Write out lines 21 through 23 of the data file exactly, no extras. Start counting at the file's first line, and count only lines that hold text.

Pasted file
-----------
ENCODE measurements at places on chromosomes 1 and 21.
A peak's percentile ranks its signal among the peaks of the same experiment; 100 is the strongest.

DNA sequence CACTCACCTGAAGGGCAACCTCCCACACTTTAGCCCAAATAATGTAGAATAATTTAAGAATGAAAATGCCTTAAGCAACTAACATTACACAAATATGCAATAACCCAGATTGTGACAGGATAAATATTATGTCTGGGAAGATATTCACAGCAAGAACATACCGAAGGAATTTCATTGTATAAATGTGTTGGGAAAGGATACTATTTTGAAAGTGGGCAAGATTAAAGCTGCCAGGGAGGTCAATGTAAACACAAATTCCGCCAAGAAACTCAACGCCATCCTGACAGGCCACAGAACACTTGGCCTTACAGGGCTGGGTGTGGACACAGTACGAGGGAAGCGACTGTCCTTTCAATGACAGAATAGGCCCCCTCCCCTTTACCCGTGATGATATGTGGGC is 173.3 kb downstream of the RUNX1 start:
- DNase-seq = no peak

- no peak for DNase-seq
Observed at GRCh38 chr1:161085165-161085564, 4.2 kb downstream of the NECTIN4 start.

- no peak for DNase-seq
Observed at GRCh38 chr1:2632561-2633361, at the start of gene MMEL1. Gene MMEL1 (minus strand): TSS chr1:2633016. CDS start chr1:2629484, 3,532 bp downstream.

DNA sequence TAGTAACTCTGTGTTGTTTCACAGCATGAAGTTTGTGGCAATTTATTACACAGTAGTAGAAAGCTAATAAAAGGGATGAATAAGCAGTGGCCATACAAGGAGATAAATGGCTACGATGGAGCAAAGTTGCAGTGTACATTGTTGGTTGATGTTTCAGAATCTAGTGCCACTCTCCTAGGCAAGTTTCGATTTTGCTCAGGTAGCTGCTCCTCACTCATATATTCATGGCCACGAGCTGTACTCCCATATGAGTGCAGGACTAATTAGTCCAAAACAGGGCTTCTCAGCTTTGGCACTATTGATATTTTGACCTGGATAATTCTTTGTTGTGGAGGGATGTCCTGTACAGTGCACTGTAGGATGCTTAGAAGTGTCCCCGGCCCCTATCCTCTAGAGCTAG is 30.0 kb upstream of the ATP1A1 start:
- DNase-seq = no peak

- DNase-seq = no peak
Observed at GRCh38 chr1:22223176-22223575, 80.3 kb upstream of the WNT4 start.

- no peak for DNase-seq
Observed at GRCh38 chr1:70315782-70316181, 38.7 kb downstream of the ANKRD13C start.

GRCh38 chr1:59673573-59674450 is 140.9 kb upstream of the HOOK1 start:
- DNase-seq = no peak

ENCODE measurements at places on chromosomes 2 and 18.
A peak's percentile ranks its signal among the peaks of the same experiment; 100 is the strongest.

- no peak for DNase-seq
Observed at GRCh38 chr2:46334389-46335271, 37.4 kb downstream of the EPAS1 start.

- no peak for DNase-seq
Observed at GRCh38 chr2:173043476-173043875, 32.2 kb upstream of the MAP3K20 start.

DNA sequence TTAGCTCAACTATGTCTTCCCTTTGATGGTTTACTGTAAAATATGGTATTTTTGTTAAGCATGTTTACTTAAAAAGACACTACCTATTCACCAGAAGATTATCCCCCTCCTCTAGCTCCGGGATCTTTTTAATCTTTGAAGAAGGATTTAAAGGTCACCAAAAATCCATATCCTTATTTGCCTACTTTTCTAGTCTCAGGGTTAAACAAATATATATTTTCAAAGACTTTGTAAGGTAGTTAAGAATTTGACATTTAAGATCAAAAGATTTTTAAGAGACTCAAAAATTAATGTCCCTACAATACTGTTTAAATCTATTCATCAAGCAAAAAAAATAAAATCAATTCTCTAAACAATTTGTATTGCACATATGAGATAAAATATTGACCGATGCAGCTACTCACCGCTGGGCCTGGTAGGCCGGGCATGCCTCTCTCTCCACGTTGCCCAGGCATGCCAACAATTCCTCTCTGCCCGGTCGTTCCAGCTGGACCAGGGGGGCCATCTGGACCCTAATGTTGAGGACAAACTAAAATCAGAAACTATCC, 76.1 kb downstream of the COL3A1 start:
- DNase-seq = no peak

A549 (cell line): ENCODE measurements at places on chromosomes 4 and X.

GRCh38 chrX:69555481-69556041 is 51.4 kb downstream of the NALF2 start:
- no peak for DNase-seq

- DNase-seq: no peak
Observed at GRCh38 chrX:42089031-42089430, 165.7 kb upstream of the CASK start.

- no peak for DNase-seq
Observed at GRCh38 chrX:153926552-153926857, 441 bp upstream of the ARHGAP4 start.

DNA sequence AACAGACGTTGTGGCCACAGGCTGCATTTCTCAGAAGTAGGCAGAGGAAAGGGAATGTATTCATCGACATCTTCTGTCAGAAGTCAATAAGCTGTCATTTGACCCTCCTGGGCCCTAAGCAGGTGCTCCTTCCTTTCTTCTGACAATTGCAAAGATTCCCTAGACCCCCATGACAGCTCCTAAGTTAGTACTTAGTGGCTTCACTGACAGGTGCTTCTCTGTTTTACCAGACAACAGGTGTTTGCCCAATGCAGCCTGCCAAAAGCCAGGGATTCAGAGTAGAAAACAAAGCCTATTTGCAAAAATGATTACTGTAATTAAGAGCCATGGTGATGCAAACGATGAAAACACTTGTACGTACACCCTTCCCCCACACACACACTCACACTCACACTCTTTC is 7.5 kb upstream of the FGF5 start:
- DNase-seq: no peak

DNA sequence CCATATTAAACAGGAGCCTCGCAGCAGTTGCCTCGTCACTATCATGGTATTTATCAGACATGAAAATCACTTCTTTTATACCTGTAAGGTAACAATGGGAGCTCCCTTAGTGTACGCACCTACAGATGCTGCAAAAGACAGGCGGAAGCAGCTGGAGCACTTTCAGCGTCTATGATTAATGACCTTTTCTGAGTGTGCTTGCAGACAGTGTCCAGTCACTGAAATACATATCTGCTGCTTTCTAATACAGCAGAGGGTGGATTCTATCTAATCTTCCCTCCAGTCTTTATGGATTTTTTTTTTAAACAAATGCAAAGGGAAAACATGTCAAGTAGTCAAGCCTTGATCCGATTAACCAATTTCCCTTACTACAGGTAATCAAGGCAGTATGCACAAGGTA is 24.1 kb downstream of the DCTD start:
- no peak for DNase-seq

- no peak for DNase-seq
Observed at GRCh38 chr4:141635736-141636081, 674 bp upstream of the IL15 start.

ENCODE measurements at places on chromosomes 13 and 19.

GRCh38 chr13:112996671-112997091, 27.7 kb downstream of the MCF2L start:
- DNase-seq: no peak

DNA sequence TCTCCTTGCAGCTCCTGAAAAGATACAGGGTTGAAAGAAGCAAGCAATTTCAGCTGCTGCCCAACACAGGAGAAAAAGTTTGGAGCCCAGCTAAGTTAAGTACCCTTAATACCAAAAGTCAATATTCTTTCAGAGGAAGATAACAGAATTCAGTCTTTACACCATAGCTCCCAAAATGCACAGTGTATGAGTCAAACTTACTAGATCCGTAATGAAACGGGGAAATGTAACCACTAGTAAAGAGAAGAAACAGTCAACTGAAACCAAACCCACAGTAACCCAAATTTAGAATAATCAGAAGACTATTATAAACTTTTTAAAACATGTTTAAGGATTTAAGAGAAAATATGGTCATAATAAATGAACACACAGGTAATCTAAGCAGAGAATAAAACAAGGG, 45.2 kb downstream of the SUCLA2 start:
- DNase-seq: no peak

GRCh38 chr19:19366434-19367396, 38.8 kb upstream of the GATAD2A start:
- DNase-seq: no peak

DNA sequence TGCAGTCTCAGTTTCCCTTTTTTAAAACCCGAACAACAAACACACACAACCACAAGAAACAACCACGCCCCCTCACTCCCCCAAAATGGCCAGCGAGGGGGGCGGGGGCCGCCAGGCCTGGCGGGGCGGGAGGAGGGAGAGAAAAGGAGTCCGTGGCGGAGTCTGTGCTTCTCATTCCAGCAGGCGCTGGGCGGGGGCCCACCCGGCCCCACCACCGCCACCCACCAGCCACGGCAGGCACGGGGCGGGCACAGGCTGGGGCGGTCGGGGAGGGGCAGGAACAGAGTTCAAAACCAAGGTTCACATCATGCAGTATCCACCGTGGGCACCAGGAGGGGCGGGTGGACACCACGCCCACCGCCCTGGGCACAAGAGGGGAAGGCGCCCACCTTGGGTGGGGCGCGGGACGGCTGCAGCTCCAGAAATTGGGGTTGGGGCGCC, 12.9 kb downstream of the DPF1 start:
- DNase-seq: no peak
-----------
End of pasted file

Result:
- no peak for DNase-seq
Observed at GRCh38 chr2:173043476-173043875, 32.2 kb upstream of the MAP3K20 start.

DNA sequence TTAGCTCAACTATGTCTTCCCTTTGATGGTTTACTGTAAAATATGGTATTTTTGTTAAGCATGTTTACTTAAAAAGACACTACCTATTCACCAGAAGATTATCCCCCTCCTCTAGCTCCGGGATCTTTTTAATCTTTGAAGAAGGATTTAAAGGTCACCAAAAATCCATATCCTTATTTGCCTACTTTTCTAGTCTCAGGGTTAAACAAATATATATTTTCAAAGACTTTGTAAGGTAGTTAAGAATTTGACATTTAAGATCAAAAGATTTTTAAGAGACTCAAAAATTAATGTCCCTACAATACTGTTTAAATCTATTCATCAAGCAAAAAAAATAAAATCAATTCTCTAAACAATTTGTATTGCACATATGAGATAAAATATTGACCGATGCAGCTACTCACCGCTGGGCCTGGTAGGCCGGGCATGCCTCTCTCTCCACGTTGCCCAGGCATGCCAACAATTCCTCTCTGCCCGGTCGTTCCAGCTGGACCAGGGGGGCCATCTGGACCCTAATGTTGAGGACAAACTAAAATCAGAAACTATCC, 76.1 kb downstream of the COL3A1 start: